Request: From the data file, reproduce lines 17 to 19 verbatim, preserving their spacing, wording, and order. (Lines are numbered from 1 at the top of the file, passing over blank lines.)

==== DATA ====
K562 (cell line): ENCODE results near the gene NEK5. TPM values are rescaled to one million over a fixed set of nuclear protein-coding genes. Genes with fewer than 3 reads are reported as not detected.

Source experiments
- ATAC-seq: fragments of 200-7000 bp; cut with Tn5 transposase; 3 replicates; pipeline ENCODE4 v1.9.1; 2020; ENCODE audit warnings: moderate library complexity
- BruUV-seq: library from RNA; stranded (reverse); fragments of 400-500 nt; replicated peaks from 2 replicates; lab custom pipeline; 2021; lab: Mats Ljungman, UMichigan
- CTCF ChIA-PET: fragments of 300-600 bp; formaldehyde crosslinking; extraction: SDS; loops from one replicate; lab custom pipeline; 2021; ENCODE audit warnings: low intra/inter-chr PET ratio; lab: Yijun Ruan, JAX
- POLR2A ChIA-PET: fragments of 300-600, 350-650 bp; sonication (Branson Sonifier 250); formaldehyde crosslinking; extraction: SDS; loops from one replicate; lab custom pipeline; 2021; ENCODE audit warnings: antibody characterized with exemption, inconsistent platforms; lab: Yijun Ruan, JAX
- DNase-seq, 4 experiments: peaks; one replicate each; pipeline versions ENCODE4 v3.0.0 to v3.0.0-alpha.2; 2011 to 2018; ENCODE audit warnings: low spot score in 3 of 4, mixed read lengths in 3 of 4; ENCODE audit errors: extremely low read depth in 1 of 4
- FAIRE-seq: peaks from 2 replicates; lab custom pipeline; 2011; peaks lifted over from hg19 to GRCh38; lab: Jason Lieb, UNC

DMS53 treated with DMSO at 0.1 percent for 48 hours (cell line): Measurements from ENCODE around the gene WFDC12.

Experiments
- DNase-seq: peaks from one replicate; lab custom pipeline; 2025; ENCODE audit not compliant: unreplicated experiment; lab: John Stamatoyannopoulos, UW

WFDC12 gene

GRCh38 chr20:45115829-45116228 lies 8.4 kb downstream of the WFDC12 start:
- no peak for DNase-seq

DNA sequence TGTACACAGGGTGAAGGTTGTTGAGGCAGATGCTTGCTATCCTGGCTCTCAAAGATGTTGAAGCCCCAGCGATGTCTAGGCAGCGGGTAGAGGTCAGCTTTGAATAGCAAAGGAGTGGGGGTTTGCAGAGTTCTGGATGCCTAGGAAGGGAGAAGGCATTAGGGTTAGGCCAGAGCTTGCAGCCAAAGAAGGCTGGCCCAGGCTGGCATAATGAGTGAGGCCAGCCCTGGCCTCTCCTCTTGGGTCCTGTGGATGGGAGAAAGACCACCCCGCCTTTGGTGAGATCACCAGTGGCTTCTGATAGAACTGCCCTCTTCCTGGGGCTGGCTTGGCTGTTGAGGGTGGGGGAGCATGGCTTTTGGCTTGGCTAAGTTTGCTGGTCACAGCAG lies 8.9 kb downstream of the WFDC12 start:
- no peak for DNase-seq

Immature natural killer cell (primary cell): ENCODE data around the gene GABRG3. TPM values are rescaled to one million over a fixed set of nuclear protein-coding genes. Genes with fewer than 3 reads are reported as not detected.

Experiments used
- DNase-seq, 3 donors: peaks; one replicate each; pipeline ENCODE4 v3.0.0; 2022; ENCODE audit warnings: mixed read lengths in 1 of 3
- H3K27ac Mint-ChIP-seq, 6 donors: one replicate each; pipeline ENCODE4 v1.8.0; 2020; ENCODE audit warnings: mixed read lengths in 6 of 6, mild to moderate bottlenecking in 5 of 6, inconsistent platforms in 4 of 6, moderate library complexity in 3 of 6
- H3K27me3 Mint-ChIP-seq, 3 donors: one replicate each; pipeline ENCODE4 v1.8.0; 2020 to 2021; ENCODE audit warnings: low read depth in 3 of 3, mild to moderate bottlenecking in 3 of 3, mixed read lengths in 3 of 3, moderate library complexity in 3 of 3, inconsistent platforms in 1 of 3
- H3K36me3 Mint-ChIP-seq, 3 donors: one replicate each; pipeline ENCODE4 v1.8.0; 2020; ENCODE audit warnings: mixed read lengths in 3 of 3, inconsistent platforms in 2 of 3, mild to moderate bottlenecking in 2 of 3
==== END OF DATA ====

Immature natural killer cell (primary cell): ENCODE data around the gene GABRG3. TPM values are rescaled to one million over a fixed set of nuclear protein-coding genes. Genes with fewer than 3 reads are reported as not detected.

Experiments used
- DNase-seq, 3 donors: peaks; one replicate each; pipeline ENCODE4 v3.0.0; 2022; ENCODE audit warnings: mixed read lengths in 1 of 3